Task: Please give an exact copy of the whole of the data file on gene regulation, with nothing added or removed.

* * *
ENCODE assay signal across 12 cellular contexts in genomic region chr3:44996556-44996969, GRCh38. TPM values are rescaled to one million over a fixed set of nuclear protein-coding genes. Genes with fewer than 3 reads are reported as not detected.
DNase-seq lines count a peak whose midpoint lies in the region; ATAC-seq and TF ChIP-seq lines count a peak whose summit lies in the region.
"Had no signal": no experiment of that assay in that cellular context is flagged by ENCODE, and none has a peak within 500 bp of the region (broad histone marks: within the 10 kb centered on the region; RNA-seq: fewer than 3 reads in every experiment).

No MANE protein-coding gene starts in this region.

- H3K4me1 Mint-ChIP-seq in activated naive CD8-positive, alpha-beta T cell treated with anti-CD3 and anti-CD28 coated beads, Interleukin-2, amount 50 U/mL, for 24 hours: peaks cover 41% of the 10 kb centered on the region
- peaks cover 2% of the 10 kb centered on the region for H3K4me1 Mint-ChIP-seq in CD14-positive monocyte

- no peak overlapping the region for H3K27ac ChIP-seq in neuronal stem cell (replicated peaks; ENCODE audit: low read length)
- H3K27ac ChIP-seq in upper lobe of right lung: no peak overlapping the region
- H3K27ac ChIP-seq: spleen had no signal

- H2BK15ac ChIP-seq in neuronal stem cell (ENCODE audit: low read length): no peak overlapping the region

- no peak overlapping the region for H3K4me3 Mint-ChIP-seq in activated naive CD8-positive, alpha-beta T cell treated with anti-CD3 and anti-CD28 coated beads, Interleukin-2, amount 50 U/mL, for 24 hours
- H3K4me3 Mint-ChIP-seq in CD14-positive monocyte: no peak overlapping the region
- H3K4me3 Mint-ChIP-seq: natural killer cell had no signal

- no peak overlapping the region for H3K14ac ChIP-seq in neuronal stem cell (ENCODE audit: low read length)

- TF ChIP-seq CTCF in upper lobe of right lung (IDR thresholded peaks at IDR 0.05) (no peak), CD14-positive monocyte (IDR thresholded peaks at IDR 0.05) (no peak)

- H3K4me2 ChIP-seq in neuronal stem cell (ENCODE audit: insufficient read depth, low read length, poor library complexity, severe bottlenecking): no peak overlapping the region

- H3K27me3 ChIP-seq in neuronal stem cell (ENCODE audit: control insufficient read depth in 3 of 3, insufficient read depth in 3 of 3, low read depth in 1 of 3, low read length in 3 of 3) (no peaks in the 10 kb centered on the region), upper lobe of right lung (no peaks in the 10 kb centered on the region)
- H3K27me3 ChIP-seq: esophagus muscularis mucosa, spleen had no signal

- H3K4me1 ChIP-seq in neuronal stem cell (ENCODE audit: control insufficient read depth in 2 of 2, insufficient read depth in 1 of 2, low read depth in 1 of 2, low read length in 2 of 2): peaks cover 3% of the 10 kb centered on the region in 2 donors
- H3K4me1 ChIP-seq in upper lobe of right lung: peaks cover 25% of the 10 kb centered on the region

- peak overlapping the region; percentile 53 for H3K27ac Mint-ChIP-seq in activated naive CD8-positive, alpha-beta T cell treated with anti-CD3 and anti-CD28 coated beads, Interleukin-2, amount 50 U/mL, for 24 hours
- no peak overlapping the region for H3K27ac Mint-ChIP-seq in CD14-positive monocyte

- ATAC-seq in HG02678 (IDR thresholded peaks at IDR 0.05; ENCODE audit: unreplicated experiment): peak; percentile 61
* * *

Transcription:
ENCODE assay signal across 12 cellular contexts in genomic region chr3:44996556-44996969, GRCh38. TPM values are rescaled to one million over a fixed set of nuclear protein-coding genes. Genes with fewer than 3 reads are reported as not detected.
DNase-seq lines count a peak whose midpoint lies in the region; ATAC-seq and TF ChIP-seq lines count a peak whose summit lies in the region.
"Had no signal": no experiment of that assay in that cellular context is flagged by ENCODE, and none has a peak within 500 bp of the region (broad histone marks: within the 10 kb centered on the region; RNA-seq: fewer than 3 reads in every experiment).

No MANE protein-coding gene starts in this region.

- H3K4me1 Mint-ChIP-seq in activated naive CD8-positive, alpha-beta T cell treated with anti-CD3 and anti-CD28 coated beads, Interleukin-2, amount 50 U/mL, for 24 hours: peaks cover 41% of the 10 kb centered on the region
- peaks cover 2% of the 10 kb centered on the region for H3K4me1 Mint-ChIP-seq in CD14-positive monocyte

- no peak overlapping the region for H3K27ac ChIP-seq in neuronal stem cell (replicated peaks; ENCODE audit: low read length)
- H3K27ac ChIP-seq in upper lobe of right lung: no peak overlapping the region
- H3K27ac ChIP-seq: spleen had no signal

- H2BK15ac ChIP-seq in neuronal stem cell (ENCODE audit: low read length): no peak overlapping the region

- no peak overlapping the region for H3K4me3 Mint-ChIP-seq in activated naive CD8-positive, alpha-beta T cell treated with anti-CD3 and anti-CD28 coated beads, Interleukin-2, amount 50 U/mL, for 24 hours
- H3K4me3 Mint-ChIP-seq in CD14-positive monocyte: no peak overlapping the region
- H3K4me3 Mint-ChIP-seq: natural killer cell had no signal

- no peak overlapping the region for H3K14ac ChIP-seq in neuronal stem cell (ENCODE audit: low read length)

- TF ChIP-seq CTCF in upper lobe of right lung (IDR thresholded peaks at IDR 0.05) (no peak), CD14-positive monocyte (IDR thresholded peaks at IDR 0.05) (no peak)

- H3K4me2 ChIP-seq in neuronal stem cell (ENCODE audit: insufficient read depth, low read length, poor library complexity, severe bottlenecking): no peak overlapping the region

- H3K27me3 ChIP-seq in neuronal stem cell (ENCODE audit: control insufficient read depth in 3 of 3, insufficient read depth in 3 of 3, low read depth in 1 of 3, low read length in 3 of 3) (no peaks in the 10 kb centered on the region), upper lobe of right lung (no peaks in the 10 kb centered on the region)
- H3K27me3 ChIP-seq: esophagus muscularis mucosa, spleen had no signal

- H3K4me1 ChIP-seq in neuronal stem cell (ENCODE audit: control insufficient read depth in 2 of 2, insufficient read depth in 1 of 2, low read depth in 1 of 2, low read length in 2 of 2): peaks cover 3% of the 10 kb centered on the region in 2 donors
- H3K4me1 ChIP-seq in upper lobe of right lung: peaks cover 25% of the 10 kb centered on the region

- peak overlapping the region; percentile 53 for H3K27ac Mint-ChIP-seq in activated naive CD8-positive, alpha-beta T cell treated with anti-CD3 and anti-CD28 coated beads, Interleukin-2, amount 50 U/mL, for 24 hours
- no peak overlapping the region for H3K27ac Mint-ChIP-seq in CD14-positive monocyte

- ATAC-seq in HG02678 (IDR thresholded peaks at IDR 0.05; ENCODE audit: unreplicated experiment): peak; percentile 61